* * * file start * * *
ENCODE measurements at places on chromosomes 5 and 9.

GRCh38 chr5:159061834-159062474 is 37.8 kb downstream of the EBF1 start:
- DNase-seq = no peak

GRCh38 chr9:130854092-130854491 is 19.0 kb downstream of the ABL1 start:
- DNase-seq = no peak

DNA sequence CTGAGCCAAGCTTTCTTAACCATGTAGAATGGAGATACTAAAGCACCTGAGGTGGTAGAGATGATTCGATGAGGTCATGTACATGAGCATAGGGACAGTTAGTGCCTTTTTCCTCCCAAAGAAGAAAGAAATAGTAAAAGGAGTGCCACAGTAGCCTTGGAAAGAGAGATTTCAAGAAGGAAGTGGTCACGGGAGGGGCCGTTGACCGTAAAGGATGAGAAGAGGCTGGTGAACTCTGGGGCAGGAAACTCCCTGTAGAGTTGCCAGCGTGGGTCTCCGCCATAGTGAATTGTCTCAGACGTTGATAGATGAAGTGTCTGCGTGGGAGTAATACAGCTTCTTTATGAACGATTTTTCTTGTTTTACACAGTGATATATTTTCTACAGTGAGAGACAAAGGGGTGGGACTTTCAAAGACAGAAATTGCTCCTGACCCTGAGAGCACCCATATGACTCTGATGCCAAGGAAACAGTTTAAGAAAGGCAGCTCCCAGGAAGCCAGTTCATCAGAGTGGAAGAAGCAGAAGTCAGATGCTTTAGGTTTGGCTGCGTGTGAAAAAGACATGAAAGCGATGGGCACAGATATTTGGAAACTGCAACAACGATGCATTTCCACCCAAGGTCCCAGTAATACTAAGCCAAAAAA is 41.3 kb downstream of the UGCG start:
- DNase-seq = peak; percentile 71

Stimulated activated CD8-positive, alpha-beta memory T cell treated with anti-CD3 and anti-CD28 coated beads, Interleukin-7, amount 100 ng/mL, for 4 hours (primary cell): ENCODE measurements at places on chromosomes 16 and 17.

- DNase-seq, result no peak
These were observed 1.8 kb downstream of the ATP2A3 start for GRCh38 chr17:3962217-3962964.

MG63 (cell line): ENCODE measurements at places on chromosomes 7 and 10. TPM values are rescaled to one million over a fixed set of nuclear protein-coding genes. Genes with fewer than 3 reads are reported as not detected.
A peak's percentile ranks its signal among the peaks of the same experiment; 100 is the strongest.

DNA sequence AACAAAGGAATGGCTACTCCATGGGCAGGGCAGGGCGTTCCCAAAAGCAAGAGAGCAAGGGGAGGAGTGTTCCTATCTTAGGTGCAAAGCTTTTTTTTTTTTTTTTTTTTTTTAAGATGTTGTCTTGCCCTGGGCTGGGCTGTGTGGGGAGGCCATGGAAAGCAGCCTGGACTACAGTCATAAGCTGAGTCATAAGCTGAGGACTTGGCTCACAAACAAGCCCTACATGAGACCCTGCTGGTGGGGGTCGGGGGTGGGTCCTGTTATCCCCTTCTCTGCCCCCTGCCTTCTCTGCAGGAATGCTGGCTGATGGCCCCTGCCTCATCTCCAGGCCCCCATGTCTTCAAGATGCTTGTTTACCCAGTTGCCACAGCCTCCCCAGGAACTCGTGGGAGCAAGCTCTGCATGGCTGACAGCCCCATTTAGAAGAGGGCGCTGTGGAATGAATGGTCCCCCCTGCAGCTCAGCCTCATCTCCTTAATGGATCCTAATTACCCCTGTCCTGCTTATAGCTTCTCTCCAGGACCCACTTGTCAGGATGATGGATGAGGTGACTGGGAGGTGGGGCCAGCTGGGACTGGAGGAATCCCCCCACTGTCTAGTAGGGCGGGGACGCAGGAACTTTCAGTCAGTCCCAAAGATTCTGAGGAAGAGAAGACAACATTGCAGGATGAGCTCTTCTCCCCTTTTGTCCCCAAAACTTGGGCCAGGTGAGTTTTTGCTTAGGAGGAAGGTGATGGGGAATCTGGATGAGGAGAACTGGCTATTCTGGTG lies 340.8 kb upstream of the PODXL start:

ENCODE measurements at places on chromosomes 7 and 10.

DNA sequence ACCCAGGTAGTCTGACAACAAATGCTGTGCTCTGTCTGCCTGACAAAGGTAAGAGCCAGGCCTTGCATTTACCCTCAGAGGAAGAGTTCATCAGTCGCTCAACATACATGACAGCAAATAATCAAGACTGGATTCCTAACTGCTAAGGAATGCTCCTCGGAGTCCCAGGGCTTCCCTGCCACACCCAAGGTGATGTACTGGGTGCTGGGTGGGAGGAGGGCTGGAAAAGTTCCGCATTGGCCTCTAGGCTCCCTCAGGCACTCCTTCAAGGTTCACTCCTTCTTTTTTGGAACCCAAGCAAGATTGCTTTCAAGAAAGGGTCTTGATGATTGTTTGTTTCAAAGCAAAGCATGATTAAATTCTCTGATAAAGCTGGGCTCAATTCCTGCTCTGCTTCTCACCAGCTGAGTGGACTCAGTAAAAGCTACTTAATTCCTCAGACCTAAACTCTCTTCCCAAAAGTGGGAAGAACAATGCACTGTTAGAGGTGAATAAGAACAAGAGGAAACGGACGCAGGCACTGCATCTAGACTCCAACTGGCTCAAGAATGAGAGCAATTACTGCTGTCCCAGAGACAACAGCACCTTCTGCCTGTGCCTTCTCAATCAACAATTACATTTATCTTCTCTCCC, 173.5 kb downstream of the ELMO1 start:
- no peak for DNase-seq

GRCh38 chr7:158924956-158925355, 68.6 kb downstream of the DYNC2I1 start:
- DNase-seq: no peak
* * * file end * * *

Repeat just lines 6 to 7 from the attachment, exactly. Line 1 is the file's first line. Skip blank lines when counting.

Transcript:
DNA sequence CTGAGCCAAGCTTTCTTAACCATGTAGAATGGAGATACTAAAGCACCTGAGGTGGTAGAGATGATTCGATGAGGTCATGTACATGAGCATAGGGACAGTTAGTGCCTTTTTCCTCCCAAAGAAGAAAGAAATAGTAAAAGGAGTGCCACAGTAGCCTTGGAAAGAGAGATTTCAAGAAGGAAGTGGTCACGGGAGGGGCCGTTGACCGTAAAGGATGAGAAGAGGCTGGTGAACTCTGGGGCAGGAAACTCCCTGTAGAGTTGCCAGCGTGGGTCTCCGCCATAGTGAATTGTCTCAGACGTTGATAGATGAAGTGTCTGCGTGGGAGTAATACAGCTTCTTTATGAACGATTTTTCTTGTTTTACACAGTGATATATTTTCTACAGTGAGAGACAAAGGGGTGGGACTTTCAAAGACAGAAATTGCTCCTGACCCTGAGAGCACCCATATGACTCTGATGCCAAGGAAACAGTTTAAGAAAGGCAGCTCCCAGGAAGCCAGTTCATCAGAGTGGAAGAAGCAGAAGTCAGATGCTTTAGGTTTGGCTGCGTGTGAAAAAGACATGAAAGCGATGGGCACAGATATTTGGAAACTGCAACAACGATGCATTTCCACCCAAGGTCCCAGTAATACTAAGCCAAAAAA is 41.3 kb downstream of the UGCG start:
- DNase-seq = peak; percentile 71